WHEN you think of the top oil and gas nations in Africa, Ghana is not one that traditionally comes to mind, but it is one of the rising stars. In the past, Ghana has been one of the smaller oil and gas producers on the continent but that production is expected to grow rapidly over the next five years.
The organisation charged with developing the West African nations’ hydrocarbon assets is the national oil company, Ghana National Petroleum Corporation (GNPC). The rise in Ghana’s production is expected to come from the growth of existing offshore fields such as Twenboa-Enyenra-Ntomme (TEN) and Offshore Cape Three Points (OCTP).
First oil flowed from the Tullow operated TEN fields offshore Ghana to the FPSO Professor John Evans Atta Mills in August 2016. OCTP is an integrated deepwater project in Ghana split into two stages: the development of first oil, then gas deposits operated by Eni Ghana. OCTP is around 60km from Ghana’s western coast and boasts approximately 40bn m3 of non-associated gas reserves and 500 million barrels of oil.
Mohammed Amin Adam, Ghana’s Deputy Minister of Energy in charge of petroleum, is confident that the country’s energy sector is on the brink of something big. He says the country can expand oil production from 180,000–-200,000 barrels per day (bpd) now to 500,000bpd within six years, and is targeting up to 1 million bpd beyond that. ‘If we want to sustain or increase production, we will have to be very aggressive in exploration,’ he said.
The average production for TEN field in 2017 was 56,000 bpd whilst production for the OCTP field is expected to peak this year at 45,000 bpd. In addition to the two established fields there are other developments that are moving ahead rapidly such as the Teak, Akasa and Mahogany East discoveries where test wells have indicated sizeable reserves.
Another major scheme is the Ghana 1000, a multi-phase greenfield gas-to-power project located near Takoradi in the western region of Ghana. This will consist of approximately 1,300MW of combined cycle power generation technology once fully built and will support Ghana’s burgeoning domestic natural gas industry by purchasing natural gas from the Sankofa gas field, part of the OCTP field. A subsea pipeline will link a Floating Storage and Regasification Unit (FSRU) to onshore facilities which will then supply the project. It’s expected that the FSRU will start up sometime in 2020.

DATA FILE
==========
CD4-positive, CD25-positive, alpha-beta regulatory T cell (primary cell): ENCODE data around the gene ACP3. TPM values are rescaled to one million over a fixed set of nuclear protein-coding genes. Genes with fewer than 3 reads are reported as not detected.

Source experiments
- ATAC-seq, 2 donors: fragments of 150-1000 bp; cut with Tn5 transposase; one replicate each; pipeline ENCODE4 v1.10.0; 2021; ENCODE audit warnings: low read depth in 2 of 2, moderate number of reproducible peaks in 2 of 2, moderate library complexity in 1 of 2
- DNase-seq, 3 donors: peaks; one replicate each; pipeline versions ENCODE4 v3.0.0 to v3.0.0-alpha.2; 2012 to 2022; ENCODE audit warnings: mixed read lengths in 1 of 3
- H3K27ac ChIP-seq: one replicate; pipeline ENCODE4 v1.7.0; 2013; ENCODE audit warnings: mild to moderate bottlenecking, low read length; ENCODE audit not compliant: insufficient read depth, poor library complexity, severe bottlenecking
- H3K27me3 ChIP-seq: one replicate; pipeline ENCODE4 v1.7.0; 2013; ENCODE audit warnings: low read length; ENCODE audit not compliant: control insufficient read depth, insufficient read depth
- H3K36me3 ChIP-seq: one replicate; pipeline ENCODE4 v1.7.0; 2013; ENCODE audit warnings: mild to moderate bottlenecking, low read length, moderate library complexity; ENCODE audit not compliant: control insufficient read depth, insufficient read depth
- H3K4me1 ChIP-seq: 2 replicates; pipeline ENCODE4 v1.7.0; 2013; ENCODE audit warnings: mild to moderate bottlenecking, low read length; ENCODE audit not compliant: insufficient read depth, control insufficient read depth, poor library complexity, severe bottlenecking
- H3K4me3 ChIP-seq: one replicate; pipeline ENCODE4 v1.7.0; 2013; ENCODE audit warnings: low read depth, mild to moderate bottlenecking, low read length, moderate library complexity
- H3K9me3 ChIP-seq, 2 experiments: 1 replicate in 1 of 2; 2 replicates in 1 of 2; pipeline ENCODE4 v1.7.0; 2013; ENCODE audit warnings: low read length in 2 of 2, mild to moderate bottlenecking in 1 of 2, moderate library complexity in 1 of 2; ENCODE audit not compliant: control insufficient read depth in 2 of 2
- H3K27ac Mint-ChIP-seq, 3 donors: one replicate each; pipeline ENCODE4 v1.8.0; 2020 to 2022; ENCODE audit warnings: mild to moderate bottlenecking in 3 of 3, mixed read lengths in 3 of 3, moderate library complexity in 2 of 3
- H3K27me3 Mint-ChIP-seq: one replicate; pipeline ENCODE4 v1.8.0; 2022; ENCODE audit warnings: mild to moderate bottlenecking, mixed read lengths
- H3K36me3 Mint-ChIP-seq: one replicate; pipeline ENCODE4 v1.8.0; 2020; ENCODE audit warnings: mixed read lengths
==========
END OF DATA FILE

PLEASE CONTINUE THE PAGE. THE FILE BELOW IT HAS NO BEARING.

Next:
Ghana completed its first oil and gas licencing round earlier this year with two of the five blocks on offer being awarded. First Exploration and Petroleum Development, in partnership with Elandel Energy (Ghana) emerged as winners of block WB02 while Eni Ghana and Vitol Upstream Tano claimed block WB03. Block WB03 is located in the medium deep waters of the prolific Tano Basin, offshore Ghana. Following the success of this round, a second licensing round is being planned.
Sharing the talent
Throughout the oil and gas industry, collaboration is the name of the game and that is no different in Ghana. GNPC recently signed a memorandum of understanding (MoU) to share expertise with three of its neighbours, Sierra Leone, Gambia and Liberia. ‘We believe that we need to share experience from other countries as a way of improving what we do,’ chief executive of the GNPC, Kofi Kodua Sarpong, said. ‘Our organisation has been there for nearly four decades and we have the expertise, we can export talent, so we are looking at all these opportunities. In fact, I can say that our brothers and sisters in other countries are knocking on our doors for advice and that is precisely what we want.’
Ensuring local benefit from the oil boom
The development of these assets means that it is important that Ghana, in common with many other African nations, ensures that local workers and industry benefit from increased oil and gas activity. ‘There is a recognised need to develop local capacity in all aspects of the oil and gas value chain through education, skills and expertise development, transfer of technology and know-how and promote an active research and development regime through collaborative efforts locally and internationally,’ Kofi Koduah Sarpong, said.
In Ghana in recent years, attention has been focused on the need to have a portion of locally produced materials, personnel, financing, goods and services rendered to the oil and gas industry with measurable monetary impact. ‘In tandem with this goal is the pursuit of local content participation, which refers to the level of Ghanaian equity ownership in the oil and gas industry,’ Sarpong added. ‘Ghanaian-owned businesses in the energy sector must be encouraged to increase their participation in this emerging and growing sector. This, surely, will be a more sustainable way of realigning the sector to the needs of the country in terms of employment creation and economic growth whilst reducing the impact of capital flight on the economy.’
Ghana’s oil and gas industry continues to attract key global industry players on the back of sustained investor interest, due largely to the favourable investment climate and stable democracy. ‘The potential of the sector to be a driver for Ghana’s desired economic growth is evident,’ Sarpong concluded. ‘But I hold the view that true benefits of the oil and gas sector and ultimately economic growth can be obtained only when Ghanaians capture a respectable level of value from the sector. For a country pushing for self-dependency; a Ghana beyond aid, this noble call is not misplaced, and the time to act is now.’